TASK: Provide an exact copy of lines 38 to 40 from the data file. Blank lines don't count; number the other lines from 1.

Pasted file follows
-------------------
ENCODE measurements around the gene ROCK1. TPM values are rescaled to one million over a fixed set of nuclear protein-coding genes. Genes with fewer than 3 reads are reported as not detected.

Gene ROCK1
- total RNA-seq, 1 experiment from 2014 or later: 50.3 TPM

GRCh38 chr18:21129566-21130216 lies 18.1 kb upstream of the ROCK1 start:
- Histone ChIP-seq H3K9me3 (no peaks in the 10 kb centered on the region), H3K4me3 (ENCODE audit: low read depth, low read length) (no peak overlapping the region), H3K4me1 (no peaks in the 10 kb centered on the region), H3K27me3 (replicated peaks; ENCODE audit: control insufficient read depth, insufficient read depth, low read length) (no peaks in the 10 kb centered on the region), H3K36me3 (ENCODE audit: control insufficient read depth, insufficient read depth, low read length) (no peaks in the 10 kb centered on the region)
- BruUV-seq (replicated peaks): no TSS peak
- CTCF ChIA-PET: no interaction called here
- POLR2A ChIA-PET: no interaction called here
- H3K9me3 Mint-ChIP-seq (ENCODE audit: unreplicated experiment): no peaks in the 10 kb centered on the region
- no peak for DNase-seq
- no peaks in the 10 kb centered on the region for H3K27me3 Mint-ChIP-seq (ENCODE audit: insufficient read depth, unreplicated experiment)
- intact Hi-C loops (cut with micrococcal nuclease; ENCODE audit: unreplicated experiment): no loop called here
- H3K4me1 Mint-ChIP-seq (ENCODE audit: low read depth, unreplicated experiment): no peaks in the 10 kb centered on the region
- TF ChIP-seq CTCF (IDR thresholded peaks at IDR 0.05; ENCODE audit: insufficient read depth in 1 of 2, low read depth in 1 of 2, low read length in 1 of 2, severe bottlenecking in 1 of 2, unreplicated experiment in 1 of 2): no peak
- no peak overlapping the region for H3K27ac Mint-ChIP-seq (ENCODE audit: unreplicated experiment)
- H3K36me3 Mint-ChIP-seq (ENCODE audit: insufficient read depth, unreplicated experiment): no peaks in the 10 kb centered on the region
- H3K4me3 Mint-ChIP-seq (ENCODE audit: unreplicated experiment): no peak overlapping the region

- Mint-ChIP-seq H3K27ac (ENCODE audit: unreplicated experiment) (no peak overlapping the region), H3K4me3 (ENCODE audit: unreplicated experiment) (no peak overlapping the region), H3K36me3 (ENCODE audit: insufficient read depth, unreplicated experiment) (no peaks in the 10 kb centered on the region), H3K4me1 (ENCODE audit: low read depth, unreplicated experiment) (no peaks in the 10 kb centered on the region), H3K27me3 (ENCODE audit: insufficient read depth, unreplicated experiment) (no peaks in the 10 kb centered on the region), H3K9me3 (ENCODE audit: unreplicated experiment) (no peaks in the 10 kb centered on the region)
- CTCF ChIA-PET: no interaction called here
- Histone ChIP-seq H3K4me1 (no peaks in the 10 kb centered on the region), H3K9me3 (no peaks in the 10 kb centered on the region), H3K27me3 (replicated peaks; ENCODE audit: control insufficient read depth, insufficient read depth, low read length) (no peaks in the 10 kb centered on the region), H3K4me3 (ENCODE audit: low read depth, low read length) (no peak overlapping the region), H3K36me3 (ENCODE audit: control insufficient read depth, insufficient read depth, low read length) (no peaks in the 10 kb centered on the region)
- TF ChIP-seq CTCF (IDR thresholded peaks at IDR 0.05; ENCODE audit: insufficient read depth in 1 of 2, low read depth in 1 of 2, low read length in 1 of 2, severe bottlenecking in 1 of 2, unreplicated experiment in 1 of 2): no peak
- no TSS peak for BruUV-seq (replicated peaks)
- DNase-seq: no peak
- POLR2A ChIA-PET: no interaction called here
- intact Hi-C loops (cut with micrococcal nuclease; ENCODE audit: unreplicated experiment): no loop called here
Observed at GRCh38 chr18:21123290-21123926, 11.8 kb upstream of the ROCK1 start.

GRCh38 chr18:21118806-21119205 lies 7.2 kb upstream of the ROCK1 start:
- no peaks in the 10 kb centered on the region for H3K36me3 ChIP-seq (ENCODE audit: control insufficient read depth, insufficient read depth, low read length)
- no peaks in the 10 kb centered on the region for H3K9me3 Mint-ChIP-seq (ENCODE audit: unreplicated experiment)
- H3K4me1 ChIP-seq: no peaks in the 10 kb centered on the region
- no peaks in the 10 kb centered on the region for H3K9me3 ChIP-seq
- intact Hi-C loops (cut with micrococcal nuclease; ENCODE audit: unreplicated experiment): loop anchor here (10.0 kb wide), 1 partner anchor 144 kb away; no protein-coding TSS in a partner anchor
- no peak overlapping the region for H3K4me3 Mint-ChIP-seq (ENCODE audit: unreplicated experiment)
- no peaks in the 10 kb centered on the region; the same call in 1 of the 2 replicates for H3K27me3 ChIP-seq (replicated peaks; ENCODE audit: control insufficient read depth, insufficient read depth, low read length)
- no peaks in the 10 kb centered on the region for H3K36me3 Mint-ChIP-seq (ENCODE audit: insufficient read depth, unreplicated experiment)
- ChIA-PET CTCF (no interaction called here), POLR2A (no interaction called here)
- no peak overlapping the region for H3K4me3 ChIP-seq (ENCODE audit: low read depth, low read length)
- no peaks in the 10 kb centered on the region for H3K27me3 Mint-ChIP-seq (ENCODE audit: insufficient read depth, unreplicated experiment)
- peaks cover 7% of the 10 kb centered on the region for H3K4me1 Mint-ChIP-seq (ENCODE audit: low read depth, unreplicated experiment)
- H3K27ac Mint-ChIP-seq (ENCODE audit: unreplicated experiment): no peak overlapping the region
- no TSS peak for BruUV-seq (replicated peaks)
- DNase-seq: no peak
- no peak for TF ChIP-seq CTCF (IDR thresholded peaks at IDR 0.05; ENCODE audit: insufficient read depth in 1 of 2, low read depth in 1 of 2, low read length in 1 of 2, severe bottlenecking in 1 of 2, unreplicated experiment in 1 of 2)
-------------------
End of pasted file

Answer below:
- no peaks in the 10 kb centered on the region for H3K27me3 Mint-ChIP-seq (ENCODE audit: insufficient read depth, unreplicated experiment)
- peaks cover 7% of the 10 kb centered on the region for H3K4me1 Mint-ChIP-seq (ENCODE audit: low read depth, unreplicated experiment)
- H3K27ac Mint-ChIP-seq (ENCODE audit: unreplicated experiment): no peak overlapping the region